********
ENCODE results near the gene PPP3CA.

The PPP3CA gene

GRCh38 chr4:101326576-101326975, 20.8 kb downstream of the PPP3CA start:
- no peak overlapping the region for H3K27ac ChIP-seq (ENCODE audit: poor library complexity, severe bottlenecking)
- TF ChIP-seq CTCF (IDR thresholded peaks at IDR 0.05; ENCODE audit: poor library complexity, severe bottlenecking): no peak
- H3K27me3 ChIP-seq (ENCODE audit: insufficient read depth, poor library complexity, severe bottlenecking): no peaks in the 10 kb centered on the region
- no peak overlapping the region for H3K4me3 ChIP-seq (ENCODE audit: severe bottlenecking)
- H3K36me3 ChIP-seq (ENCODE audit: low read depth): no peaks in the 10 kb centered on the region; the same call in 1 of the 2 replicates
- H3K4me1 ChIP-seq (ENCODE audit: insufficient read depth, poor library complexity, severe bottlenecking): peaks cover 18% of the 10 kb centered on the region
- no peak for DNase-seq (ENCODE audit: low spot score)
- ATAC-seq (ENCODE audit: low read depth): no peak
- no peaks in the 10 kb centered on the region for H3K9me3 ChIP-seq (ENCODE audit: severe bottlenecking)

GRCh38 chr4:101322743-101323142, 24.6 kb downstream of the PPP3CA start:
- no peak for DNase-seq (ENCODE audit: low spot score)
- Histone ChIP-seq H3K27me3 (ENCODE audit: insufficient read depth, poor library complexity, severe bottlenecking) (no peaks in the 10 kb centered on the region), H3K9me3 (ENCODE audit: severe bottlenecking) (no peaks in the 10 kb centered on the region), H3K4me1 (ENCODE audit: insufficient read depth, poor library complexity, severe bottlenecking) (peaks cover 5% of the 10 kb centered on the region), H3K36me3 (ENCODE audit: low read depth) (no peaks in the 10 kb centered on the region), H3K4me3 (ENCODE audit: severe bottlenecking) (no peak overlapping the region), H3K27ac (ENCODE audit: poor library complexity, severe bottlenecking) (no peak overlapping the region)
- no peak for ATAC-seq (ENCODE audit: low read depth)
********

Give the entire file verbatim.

ENCODE results near the gene PPP3CA.

The PPP3CA gene

GRCh38 chr4:101326576-101326975, 20.8 kb downstream of the PPP3CA start:
- no peak overlapping the region for H3K27ac ChIP-seq (ENCODE audit: poor library complexity, severe bottlenecking)
- TF ChIP-seq CTCF (IDR thresholded peaks at IDR 0.05; ENCODE audit: poor library complexity, severe bottlenecking): no peak
- H3K27me3 ChIP-seq (ENCODE audit: insufficient read depth, poor library complexity, severe bottlenecking): no peaks in the 10 kb centered on the region
- no peak overlapping the region for H3K4me3 ChIP-seq (ENCODE audit: severe bottlenecking)
- H3K36me3 ChIP-seq (ENCODE audit: low read depth): no peaks in the 10 kb centered on the region; the same call in 1 of the 2 replicates
- H3K4me1 ChIP-seq (ENCODE audit: insufficient read depth, poor library complexity, severe bottlenecking): peaks cover 18% of the 10 kb centered on the region
- no peak for DNase-seq (ENCODE audit: low spot score)
- ATAC-seq (ENCODE audit: low read depth): no peak
- no peaks in the 10 kb centered on the region for H3K9me3 ChIP-seq (ENCODE audit: severe bottlenecking)

GRCh38 chr4:101322743-101323142, 24.6 kb downstream of the PPP3CA start:
- no peak for DNase-seq (ENCODE audit: low spot score)
- Histone ChIP-seq H3K27me3 (ENCODE audit: insufficient read depth, poor library complexity, severe bottlenecking) (no peaks in the 10 kb centered on the region), H3K9me3 (ENCODE audit: severe bottlenecking) (no peaks in the 10 kb centered on the region), H3K4me1 (ENCODE audit: insufficient read depth, poor library complexity, severe bottlenecking) (peaks cover 5% of the 10 kb centered on the region), H3K36me3 (ENCODE audit: low read depth) (no peaks in the 10 kb centered on the region), H3K4me3 (ENCODE audit: severe bottlenecking) (no peak overlapping the region), H3K27ac (ENCODE audit: poor library complexity, severe bottlenecking) (no peak overlapping the region)
- no peak for ATAC-seq (ENCODE audit: low read depth)